How Does Fitzgerald Present Money In The Great Gatsby

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Have you ever wanted to be rich enough to own a monumental and ravishing mansion? Money is thrown around alot in The Great Gatsby and there are a lot of talk about money and wealth in the book. Money is the root of all evil and shapes people, money is also a “curtain” for the rich to hide behind.Hearing about money at parties and from interactions between old and newly rich characters is very common in the novel. You also hear about good and corrupt money frequently, but also how the money shaped the people of East and West egg. First off, Fitzgerald has old and new money split up into different sections and “eggs” in the book. The newly rich live in west egg and they are not as mature and are very vulgar compared to the people that come from…show more content…
Tom symbolizes old and pure money and Gatsby is Tom’s foil as he represents new found wealth and corruption. Evidence of this conflict is present throughout the book with quotes such as “You're one of that bunch that hangs around with Meyer Wolfsheim...I've made a little investigation into your affairs...He and this Wolfsheim bought up a lot of side street drug-stores...and sold grain alcohol over the counter” (Fitzgerald 133-134). This text is showing a battle of good vs evil between Gatsby and Tom. Quotes like "Self-control!" Repeated Tom incredulously. "I suppose the latest thing is to sit back and let Mr. Nobody from Nowhere make love to your wife” (Fitzgerald 103). This shows the conflict between the two as their status and money divides them as you can pick out words like “Mr. Nobody” and “from Nowhere” show that Gatsby's new money isn't really a match to Tom because he has more power and background in his riches unlike Gatsby. Fitzgerald is showing us just how corrupt cities and people were during this time of economic boom and prohibition in America (Fitzgerald…show more content…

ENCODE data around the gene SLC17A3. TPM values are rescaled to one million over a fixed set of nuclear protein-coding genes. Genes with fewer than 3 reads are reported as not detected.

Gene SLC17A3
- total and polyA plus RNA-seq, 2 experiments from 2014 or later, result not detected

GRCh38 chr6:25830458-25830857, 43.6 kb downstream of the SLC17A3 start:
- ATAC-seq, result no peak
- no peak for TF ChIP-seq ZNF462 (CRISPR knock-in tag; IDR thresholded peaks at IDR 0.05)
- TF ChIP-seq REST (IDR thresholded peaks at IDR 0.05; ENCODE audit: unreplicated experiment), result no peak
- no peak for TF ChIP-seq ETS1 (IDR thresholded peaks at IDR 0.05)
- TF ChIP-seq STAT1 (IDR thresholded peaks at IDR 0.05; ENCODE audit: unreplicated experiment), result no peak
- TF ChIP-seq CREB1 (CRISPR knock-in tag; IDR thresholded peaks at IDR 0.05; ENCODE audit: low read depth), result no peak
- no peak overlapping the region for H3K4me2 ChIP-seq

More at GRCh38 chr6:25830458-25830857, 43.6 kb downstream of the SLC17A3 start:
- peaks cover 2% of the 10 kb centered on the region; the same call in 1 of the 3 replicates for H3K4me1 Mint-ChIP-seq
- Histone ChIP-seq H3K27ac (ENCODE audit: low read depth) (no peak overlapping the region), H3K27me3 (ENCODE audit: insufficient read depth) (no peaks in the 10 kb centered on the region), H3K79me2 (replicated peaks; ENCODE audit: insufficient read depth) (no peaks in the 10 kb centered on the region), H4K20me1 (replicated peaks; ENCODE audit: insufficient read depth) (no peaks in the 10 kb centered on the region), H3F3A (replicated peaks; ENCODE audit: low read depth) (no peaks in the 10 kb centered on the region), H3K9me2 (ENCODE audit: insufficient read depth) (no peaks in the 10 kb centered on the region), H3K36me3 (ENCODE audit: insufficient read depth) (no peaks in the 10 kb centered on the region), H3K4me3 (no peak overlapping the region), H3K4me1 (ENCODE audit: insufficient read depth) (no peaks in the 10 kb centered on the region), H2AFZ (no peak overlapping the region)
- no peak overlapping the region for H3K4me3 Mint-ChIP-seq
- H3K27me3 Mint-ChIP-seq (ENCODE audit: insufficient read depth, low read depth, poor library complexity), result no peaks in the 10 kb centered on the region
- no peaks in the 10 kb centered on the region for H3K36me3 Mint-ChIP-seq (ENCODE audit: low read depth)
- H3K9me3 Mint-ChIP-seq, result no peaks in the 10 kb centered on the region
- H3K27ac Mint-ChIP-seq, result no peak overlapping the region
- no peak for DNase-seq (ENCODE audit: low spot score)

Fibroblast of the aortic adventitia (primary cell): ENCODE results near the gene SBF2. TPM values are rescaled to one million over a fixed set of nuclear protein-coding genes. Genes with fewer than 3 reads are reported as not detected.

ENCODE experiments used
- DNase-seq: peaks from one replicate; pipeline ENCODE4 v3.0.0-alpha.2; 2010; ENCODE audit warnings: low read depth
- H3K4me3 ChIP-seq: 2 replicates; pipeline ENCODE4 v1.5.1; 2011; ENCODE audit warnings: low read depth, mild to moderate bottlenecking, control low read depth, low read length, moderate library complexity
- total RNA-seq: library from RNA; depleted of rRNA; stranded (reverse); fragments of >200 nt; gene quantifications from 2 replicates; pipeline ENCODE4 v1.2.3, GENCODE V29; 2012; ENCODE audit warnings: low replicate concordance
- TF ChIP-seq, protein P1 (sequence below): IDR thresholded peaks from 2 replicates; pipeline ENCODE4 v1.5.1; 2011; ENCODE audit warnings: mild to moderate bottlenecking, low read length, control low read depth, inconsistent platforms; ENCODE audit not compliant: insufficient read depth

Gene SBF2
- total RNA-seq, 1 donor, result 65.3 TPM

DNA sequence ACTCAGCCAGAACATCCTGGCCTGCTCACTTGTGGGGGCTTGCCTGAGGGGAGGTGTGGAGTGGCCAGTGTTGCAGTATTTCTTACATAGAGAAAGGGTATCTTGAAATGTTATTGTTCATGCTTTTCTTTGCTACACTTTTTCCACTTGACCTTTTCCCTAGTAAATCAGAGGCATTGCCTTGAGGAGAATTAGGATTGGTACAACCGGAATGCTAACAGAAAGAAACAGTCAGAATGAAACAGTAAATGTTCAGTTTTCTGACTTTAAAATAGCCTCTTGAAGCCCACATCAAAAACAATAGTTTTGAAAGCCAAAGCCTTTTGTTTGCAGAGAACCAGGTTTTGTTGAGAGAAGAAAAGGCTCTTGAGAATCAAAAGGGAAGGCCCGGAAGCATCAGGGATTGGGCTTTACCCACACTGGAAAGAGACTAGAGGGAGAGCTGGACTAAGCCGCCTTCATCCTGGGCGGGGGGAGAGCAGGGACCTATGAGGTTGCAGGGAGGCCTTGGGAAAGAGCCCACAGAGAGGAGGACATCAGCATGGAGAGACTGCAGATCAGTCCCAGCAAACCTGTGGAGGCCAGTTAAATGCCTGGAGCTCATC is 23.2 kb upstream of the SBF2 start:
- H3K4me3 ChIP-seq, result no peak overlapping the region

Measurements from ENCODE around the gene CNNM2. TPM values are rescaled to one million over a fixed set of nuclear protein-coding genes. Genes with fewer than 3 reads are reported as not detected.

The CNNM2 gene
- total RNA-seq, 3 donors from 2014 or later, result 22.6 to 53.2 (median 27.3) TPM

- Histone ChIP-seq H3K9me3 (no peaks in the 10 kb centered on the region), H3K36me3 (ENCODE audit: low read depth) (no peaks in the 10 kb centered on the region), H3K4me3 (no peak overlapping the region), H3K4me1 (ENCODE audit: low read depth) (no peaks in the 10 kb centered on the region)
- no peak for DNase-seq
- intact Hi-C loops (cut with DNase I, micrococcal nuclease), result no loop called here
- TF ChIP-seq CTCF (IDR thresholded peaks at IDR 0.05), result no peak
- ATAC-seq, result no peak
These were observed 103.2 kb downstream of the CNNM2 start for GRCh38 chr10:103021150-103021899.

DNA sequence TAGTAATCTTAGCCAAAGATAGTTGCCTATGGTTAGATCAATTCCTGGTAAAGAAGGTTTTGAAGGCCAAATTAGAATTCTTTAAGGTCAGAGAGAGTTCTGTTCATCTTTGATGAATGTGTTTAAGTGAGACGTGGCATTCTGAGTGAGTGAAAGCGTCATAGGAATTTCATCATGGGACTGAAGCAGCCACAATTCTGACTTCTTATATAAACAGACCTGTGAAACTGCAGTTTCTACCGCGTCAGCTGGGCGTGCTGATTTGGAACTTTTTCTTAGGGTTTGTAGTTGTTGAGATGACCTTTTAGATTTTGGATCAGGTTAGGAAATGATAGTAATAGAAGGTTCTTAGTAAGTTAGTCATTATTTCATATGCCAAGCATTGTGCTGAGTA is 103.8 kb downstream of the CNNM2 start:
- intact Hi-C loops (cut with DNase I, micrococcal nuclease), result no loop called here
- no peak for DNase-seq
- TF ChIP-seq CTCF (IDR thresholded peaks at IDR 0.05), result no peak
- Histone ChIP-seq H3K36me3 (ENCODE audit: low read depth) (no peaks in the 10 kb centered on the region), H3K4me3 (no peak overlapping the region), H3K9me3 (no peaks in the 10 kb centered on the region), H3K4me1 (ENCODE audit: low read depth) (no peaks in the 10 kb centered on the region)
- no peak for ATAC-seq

His money is merely a tool just to capture the attention of his beloved Daisy. He confesses that everything he's ever done was to just to win over Daisy. "It was a strange coincidence," I said. "But it wasn't a coincidence at all." "Why not?" "Gatsby bought that house so that Daisy would be just across the bay." Then it had not been just the stars to which he had aspired on that June night. He came alive to me, delivered suddenly from the womb of his purposeless splendor. "He wants to know," continued Jordan, "if you'll invite Daisy to your house some afternoon and then let him come over." (Fitzgerald 78). Gatsby has worked up from the moment he has seen Daisy just to be good enough for her. He really embodies the American dream as he strives and sets a goal and acquired it. Tom and Daisy however are almost foils to gatsby as they would be nothing without their wealth and would crumple away in the wind if they had to live a minute in the valley of ashes. These people contrast from each other immensely and show just how stale and emotionless the People that come from old money are, Almost as if they can be compared to the buildings in the valley of ashes. Pale, bland, dirty, and dark, these represent the rich folk of west and east egg. This really gives you a deeper understanding of the characters and the fight between Gatsby and Tom that eventually leads to

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